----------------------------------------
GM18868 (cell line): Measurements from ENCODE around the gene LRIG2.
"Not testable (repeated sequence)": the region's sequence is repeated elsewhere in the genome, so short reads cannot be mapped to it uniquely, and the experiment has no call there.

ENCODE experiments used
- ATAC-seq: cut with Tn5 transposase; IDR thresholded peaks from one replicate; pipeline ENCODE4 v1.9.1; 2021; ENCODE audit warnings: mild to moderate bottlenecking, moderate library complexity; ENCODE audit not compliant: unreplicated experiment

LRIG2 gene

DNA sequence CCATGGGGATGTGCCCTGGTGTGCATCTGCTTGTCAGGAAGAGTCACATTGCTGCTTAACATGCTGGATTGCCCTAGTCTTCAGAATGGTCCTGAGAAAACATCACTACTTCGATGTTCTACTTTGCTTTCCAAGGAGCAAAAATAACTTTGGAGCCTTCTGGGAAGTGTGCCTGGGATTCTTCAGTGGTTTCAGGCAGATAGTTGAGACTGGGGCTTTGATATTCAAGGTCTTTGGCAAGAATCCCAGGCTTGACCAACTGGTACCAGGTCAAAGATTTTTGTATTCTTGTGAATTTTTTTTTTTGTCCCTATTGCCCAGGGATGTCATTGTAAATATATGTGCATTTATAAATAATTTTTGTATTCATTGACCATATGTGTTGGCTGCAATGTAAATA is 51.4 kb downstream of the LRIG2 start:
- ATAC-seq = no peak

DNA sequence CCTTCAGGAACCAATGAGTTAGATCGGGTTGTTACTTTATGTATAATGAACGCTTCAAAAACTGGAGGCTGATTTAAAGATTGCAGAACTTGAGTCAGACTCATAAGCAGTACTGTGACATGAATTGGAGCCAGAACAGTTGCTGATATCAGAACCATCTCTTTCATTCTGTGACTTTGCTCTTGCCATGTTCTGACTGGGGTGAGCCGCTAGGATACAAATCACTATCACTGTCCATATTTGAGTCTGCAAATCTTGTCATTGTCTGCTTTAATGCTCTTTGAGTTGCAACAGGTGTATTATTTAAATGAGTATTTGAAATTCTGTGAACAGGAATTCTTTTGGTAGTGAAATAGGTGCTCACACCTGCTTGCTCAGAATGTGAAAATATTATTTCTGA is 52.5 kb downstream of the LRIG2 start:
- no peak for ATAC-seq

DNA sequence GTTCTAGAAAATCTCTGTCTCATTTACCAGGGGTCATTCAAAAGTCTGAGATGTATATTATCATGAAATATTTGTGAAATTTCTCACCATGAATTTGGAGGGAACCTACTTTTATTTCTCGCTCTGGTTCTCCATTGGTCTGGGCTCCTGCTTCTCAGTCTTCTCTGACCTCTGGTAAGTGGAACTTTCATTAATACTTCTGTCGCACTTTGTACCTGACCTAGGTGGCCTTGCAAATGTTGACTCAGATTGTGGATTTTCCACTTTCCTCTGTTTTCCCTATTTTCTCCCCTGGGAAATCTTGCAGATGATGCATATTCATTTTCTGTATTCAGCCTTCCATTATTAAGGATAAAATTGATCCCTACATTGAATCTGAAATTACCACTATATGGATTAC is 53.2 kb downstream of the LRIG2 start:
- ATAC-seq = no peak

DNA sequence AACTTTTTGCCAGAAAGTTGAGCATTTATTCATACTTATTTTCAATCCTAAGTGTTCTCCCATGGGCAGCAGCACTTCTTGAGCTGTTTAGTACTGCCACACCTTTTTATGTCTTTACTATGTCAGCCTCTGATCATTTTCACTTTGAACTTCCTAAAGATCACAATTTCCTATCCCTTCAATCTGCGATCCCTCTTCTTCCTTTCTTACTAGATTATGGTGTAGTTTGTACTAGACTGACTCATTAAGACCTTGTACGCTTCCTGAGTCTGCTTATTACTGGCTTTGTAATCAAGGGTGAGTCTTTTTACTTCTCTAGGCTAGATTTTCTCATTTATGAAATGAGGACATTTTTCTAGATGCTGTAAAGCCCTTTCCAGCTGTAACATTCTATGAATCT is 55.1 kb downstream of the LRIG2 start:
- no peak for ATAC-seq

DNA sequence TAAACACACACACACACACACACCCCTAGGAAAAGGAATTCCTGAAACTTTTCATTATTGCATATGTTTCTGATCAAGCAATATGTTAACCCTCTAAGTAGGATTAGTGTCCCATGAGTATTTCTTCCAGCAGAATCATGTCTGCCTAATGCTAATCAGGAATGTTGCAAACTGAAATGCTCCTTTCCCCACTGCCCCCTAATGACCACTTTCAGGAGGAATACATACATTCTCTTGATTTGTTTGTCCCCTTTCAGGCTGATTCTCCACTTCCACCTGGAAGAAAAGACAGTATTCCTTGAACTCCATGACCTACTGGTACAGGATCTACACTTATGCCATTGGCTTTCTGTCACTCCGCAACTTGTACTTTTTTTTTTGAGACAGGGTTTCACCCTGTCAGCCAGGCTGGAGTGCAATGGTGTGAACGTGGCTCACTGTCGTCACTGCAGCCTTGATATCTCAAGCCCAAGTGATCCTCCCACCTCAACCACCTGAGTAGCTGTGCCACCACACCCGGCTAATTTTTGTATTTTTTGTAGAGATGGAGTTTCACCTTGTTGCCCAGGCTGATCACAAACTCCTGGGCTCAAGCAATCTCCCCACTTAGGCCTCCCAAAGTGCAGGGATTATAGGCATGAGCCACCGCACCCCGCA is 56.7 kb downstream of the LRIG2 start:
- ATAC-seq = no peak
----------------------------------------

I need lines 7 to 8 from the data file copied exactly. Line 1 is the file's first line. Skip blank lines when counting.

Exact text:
- ATAC-seq = no peak

DNA sequence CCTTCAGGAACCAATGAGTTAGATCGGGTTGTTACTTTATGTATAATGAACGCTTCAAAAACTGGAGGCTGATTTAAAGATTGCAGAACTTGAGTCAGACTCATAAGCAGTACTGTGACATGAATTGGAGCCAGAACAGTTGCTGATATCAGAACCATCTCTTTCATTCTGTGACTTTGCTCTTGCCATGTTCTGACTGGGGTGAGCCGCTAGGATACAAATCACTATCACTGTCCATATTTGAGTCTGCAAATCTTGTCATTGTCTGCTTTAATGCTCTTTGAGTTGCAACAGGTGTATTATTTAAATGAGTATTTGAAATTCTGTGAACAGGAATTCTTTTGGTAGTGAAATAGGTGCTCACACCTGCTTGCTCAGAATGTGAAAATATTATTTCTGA is 52.5 kb downstream of the LRIG2 start: